Biodiversity

From high, windy, boreal forests to protected gorges which harbor subtropical species, the Blue Ridge mountains and foothills of North Carolina  sustain some of the greatest biodiversity in North America.

Biodiversity Statistics

  • More species of plants can be found in the mountains of North Carolina than in any other area of similar size in North America.
  • Botanical studies have documented over 4,000 species of plants, 2,000 species of fungi, and 500 species of mosses and lichens in the region.
  • The North Carolina mountains are home to more species of salamanders than any other place in the world.
  • More old-growth forest stands survive in the mountains of North Carolina than in any other Southern Appalachian state.
  • The Great Smoky Mountains boast more than 1,400 varieties of flowering plants and 100 species of trees (more species of trees than the whole of Europe).

Click on the link below to hear more in a Living Traditions Moment.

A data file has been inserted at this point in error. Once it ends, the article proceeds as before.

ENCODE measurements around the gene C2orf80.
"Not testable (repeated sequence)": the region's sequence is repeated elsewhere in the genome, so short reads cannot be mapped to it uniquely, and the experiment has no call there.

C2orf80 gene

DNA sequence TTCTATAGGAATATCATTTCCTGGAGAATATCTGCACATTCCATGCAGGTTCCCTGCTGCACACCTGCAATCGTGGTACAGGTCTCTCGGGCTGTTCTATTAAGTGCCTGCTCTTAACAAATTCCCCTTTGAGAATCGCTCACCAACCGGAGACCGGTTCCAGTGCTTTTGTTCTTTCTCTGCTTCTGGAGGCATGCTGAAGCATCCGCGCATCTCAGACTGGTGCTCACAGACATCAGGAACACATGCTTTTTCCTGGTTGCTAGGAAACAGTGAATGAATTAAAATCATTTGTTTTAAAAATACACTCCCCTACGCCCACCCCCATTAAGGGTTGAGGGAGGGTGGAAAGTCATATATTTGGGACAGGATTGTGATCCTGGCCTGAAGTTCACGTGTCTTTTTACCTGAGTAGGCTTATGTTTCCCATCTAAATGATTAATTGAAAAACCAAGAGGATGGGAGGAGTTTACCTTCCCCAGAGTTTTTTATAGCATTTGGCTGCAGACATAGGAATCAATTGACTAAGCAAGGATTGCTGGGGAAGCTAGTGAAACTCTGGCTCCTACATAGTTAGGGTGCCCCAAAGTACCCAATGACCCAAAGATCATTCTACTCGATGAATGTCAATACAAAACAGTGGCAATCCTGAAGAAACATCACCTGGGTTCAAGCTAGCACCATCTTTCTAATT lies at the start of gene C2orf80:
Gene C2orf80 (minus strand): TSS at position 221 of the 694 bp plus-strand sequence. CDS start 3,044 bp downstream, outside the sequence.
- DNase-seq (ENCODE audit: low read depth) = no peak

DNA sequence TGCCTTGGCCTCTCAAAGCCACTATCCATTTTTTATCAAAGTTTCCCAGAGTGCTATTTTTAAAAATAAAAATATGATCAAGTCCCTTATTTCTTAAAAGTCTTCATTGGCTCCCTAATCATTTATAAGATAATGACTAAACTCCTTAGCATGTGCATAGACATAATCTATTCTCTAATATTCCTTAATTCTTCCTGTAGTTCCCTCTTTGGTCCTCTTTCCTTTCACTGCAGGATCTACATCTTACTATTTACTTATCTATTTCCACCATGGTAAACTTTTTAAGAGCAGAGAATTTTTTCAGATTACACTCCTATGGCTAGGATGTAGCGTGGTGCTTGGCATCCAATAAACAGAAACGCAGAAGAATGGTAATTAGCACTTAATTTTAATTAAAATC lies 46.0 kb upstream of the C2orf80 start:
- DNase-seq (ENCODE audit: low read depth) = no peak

Early Naturalists

Botanists William Bartram and Andre Michaux were among the first to recognize the scientific importance of the wide variety of species in the region. American-born William Bartram, who was to become one of the best-known naturalists and explorers of his day, traveled throughout the region from 1773 to 1777 and wrote vivid descriptions of the plants and animals he saw.

After the Revolutionary War, botanist Andre Michaux was sent by the king of France to America to search for new species of trees that would thrive on French soil, as French forests had been stripped for building warships. Michaux traveled widely in America, but his expeditions to the mountains of the Carolinas were especially fruitful. High in these mountains near the headwaters of the Catawba River he discovered an evergreen shrub with flowers that turned entire mountainsides into oceans of purple blossoms—the Catawba rhododendron.

Today, visitors can view spectacular displays of the Catawba rhododendron in the early summer at such places as Roan Mountain, Craggy Gardens, Pink Beds, and Graveyard Fields. The Catawba rhododendron, also known as the purple laurel, became one of the genetic parents of many of the beautiful hybrid rhododendrons cultivated for gardens.

Photo courtesy of Mark File, romanticasheville.com.